Queen could miss more key events such as Royal Ascot and Garter Day, says expert


Joe Little, editor of Majesty Magazine, says it “may not be possible” for the Queen to attend certain events in the future and believes her diary will remain “pretty sparse”

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Queen says she ‘can’t move’ as she holds in-person audience

The Queen could miss more key events such as Royal Ascot and Garter Day, a royal expert has suggested.

The monarch pulled out of attending the Commonwealth Day service on Monday, a decision understood to be related to her comfort rather than a specific illness.

She now regularly uses a stick and remarked during a r ecent Windsor audience “Well, as you can see, I can’t move”.

Her Majesty has also just recovered from a bout of Covid and spent more than three months resting on doctors’ orders from October and only carrying out light duties after an overnight stay in hospital for tests.

The Queen was unable to attend yesterday’s Commonwealth Day service


Getty Images)

And editor of Majesty magazine, Joe Little, has suggested the head of state could be absent from key events in the royal calendar such as the Order of the Garter ceremony and Royal Ascot.

Celebrations for the Queen’s Platinum Jubilee are set for June over a busy four-day weekend including a service of thanksgiving at St Paul’s Cathedral.

It has not yet been confirmed which events the Queen will attend and how much she will be seen.

Mr Little told PA: “At a service – you’re getting up and down – and it’s tricky. If Westminster Abbey wasn’t possible, it makes you wonder whether St Paul’s Cathedral will be possible during the main Jubilee celebrations.

The Queen at Royal Ascot last year



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“Garter, Royal Ascot, big ceremonial events that involve her normally getting in and out of carriages and getting dressed up, I just feel that’s not going to be possible in the future.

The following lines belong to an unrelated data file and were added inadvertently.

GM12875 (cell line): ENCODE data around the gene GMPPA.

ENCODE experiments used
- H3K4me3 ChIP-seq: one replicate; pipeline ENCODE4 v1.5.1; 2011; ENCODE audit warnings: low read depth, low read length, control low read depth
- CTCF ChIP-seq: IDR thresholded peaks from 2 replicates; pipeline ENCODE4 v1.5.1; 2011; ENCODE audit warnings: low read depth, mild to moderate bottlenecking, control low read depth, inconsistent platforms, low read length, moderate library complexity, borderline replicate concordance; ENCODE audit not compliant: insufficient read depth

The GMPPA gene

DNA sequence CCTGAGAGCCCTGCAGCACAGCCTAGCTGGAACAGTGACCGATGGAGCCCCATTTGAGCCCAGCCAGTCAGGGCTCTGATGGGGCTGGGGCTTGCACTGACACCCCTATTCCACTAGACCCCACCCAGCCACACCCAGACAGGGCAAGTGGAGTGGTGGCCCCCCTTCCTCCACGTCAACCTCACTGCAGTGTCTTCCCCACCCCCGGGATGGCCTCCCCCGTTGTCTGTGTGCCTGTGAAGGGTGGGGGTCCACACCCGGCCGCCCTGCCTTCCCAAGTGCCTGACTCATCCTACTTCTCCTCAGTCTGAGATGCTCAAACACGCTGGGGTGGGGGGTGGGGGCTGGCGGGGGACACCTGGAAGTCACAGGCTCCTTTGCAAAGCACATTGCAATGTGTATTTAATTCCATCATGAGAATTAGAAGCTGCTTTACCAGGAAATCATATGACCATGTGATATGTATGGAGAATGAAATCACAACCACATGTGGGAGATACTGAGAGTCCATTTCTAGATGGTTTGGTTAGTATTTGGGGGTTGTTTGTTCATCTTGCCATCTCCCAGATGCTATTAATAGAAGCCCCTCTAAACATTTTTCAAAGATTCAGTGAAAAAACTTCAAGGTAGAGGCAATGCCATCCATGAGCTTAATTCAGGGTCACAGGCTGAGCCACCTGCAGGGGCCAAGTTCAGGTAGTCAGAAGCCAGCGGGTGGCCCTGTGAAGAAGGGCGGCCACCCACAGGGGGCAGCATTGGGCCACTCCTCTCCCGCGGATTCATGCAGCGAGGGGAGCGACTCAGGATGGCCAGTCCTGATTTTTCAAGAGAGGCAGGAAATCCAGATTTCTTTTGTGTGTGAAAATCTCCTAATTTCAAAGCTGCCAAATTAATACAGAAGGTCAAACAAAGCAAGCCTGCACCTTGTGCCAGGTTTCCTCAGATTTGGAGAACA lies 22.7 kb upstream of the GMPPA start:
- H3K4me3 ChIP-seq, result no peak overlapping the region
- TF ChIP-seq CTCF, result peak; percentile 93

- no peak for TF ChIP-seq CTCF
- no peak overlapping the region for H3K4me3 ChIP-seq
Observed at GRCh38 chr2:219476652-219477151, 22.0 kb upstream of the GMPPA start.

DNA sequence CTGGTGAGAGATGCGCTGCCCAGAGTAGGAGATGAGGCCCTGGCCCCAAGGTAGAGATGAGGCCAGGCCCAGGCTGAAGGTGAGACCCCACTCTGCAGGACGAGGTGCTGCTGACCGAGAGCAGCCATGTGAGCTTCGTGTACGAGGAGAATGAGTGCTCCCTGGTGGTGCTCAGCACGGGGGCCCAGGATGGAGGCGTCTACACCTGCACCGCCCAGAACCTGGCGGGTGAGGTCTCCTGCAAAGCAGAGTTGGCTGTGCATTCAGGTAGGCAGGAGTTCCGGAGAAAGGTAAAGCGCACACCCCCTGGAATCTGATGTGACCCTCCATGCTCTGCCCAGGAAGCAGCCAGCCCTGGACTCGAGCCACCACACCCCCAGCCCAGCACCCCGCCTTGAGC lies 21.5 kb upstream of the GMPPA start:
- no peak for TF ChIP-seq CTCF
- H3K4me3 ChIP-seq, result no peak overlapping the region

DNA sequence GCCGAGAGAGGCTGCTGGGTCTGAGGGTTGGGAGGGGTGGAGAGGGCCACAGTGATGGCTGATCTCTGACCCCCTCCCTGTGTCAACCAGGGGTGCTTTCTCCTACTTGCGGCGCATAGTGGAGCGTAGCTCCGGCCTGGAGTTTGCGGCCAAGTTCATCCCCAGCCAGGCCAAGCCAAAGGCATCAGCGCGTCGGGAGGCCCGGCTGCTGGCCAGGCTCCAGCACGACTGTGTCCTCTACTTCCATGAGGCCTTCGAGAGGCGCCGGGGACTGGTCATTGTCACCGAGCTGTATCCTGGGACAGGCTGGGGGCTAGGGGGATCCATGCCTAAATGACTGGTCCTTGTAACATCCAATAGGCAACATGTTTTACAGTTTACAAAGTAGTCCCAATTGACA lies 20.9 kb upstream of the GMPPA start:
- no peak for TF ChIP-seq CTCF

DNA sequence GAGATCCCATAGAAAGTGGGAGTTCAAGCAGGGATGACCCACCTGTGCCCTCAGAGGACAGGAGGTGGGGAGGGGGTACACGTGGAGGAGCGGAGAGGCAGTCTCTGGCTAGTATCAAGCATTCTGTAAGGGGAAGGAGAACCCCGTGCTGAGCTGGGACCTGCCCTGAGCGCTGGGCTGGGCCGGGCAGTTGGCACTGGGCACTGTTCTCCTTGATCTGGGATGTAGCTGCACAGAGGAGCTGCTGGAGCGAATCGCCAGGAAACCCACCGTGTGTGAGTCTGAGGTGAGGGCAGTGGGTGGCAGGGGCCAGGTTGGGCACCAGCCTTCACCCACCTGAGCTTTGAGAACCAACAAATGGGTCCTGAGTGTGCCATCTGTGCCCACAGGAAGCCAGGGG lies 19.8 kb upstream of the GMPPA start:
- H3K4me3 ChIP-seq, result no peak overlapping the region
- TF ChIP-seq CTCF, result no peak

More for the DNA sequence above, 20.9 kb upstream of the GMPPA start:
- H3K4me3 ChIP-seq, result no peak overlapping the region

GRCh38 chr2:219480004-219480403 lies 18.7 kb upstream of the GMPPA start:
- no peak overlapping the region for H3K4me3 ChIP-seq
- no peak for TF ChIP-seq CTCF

“But you know, a lot can happen between now and then and so we will think positive thoughts.”

Mr Little also believes the Queen’s diary will never return to its pre-pandemic days because of her age and her frailty.

He added: “The programme will be pretty sparse. The Palace is clearly going to look at what’s planned and commit to as little as possible because the problem is obviously to do with mobility.

The Queen at the Maundy service in 2019 with granddaughter Princess Eugenie


Tim Rooke/REX)

“The shift has been going on for some time and it’s been accelerated by the Covid situation.

“Two years ago, the Commonwealth service was one of the last things the Queen did before moving to Windsor for the duration and of course, she’s never really come back.

“The pandemic has in many ways slowed her down. The programme will never really get back to how it was pre-pandemic, I would say, because of her age and her frailty.”

The Queen during an audience with Canadian Prime Minister Justin Trudeau last week



He questioned whether the monarch, who turns 96 next month, will be mobile enough to hand out Maundy money to nearly 200 pensioners in April in keeping with an ancient Easter custom.

“It seems very unlikely that the Queen will distribute Maundy money in the way she once did because it involves a lot of people and standing for quite some time. Unfortunately, I think those days are gone. She’s nearly 96,” he said.

But Mr Little added as long as the Queen remains “pin-sharp” mentally she will be able to function as monarch, including dealing with her red boxes of papers.

“The Queen always strives to be visible, and of course, given her frailty, she’s much less visible than she would perhaps like to be,” he said.

“But the fact that she’s still able to perform the functions of head of state – the paperwork, the messages, all the stuff that doesn’t require physical presence – so as long as she remains pin-sharp mentally then there’s no reason to think that she can’t fulfil much of her duties, but just in a less visible manner.”

The Queen switched to on-screen engagements for much of the pandemic and recently carried out a number of virtual audiences, and a handful of in-person ones.

She reaffirmed the pledge of service she made as a 21-year-old in her Commonwealth Day message on Monday, saying: “In this year of my Platinum Jubilee, it has given me pleasure to renew the promise I made in 1947, that my life will always be devoted in service.”

Buckingham Palace declined to comment on the Queen’s future engagements.

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